And Government sources told the Times setting up such a system would be a ‘bureaucratic nightmare’.   

The Government is preparing its roadmap out of lockdown with curbs on pubs, restaurants and hotels eased at four-weekly intervals starting with a ‘limited’ Easter holiday – but it could take until July to return to ‘broadly normal’.  

The blueprint being discussed by ministers and industry leaders would allow restrictions to be eased only at four-weekly intervals.

The gradual approach means traders will have to wait until at least Easter – early April – for a limited restart.

This is likely to include the reopening of holiday lets and larger hotels, with dining rooms still closed. Sports such as golf and tennis could resume.

Pubs, bars and restaurants will have to wait until early May under the plans, with a maximum of two households allowed to sit together indoors and the rule of six applying outside.

The next stage, in early June, would see the rules for pubs and restaurants relaxed with the rule of six extended indoors.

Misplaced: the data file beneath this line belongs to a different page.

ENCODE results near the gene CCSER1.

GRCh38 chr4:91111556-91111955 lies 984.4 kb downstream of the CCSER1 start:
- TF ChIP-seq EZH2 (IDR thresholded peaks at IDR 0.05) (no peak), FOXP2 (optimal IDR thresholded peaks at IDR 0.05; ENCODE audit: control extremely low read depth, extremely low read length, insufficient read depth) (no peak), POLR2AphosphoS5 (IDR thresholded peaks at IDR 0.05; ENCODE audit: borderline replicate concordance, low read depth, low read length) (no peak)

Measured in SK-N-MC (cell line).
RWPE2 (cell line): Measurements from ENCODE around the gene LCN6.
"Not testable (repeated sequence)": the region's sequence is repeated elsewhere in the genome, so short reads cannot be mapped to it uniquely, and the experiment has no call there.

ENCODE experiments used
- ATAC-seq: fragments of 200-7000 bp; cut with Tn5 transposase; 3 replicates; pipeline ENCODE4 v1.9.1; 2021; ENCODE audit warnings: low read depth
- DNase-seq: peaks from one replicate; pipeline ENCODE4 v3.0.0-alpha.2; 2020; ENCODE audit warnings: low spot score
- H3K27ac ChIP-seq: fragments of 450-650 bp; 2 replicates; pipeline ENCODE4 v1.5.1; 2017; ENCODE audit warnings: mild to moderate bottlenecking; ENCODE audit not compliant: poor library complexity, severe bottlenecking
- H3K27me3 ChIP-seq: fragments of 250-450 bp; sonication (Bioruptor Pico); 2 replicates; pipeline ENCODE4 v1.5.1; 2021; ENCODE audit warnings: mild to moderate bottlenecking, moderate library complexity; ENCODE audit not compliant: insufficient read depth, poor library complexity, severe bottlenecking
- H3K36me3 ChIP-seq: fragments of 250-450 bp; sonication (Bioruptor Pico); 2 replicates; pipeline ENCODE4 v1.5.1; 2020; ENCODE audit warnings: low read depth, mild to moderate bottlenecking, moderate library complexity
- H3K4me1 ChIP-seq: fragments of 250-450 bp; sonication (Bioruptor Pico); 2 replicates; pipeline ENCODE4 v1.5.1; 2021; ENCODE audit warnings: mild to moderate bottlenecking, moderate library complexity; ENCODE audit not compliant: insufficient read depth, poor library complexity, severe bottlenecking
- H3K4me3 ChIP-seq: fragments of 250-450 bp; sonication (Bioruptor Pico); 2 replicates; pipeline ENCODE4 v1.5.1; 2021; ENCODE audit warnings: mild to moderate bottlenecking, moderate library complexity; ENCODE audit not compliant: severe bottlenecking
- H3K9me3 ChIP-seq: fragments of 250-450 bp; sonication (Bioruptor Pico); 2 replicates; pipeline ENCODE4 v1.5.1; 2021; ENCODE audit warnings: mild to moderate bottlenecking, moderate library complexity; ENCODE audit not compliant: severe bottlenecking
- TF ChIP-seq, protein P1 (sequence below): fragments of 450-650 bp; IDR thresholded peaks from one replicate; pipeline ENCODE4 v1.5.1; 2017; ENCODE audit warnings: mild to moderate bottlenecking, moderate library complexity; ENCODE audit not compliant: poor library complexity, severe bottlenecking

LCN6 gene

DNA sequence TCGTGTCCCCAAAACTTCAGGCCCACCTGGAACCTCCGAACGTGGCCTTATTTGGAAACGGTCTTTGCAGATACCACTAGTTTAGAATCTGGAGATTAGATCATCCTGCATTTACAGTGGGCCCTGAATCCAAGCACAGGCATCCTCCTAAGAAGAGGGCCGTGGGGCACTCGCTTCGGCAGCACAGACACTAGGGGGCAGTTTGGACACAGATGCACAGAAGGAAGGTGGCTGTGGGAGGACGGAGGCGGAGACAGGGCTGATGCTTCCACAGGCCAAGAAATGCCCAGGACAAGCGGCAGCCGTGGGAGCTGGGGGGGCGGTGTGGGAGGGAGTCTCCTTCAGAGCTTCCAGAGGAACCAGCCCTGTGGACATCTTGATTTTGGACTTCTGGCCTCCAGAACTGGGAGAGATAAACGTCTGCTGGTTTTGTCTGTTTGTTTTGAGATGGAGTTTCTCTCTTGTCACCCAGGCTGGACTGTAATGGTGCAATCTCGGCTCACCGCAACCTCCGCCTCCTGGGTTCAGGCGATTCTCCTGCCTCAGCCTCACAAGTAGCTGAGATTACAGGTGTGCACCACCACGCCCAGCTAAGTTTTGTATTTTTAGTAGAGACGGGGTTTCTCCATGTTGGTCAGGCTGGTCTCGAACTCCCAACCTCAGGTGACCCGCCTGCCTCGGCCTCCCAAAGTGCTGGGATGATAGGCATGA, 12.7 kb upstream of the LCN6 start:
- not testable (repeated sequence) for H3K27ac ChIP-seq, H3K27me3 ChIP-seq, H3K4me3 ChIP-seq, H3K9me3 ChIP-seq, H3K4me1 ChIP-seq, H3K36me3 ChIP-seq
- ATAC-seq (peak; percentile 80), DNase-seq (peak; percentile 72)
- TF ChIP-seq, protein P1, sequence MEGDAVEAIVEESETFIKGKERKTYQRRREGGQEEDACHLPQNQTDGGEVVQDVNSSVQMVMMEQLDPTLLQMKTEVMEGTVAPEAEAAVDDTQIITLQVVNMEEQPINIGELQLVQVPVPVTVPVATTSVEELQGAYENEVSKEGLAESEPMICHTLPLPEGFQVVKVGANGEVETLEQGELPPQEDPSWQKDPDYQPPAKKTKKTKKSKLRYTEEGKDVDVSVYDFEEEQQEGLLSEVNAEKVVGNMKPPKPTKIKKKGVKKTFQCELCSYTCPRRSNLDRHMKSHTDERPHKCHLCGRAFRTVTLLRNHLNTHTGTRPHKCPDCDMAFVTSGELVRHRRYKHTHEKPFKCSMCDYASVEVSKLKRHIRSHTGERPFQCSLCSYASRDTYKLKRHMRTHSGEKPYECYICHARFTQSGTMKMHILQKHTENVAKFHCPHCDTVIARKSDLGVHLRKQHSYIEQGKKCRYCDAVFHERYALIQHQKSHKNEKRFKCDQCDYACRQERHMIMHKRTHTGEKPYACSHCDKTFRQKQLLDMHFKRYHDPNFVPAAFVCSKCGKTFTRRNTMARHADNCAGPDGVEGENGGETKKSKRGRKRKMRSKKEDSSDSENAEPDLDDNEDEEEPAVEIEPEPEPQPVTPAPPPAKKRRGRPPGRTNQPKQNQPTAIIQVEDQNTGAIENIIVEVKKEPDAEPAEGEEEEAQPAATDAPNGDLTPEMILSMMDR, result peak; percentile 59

The hospitality and domestic holiday industries could be allowed to return to normal in July – with social distancing.

It comes as the Government is set to unveil a new slogan and the PM plans to send testing kits to millions of homes and businesses as lockdown is eased.

‘Are you ready? Get testing. Go’ will reportedly be a new campaign launched ahead of the reopening of schools next month.

Ministers will not make a final decision on the roadmap timetable until this weekend when they are presented with the latest data on the spread of the virus.

Mr Johnson will unveil the plan on Monday. But the blueprint is the most detailed outline of the Government’s thinking so far. 

It appears to confirm that – contrary to the demands of some Tory MPs – the Prime Minister is determined to be cautious, with plenty of ‘headroom’ to adjust to any resurgence of the virus.

The fact that the rule of six and social distancing are expected to remain in force until well into the summer indicates the extent of the worries over new mutations.

The Mail can also reveal that office staff are expected to be told to keep working from home.

He is not expected to set a firm date for when employees should return to their desks, meaning that the ‘work from home if you can’ message will continue for the foreseeable future.

The rapid roll-out of the vaccine has boosted optimism that Mr Johnson will announce that the long winter lockdown can be lifted sooner than expected. 

Read more at DailyMail.co.uk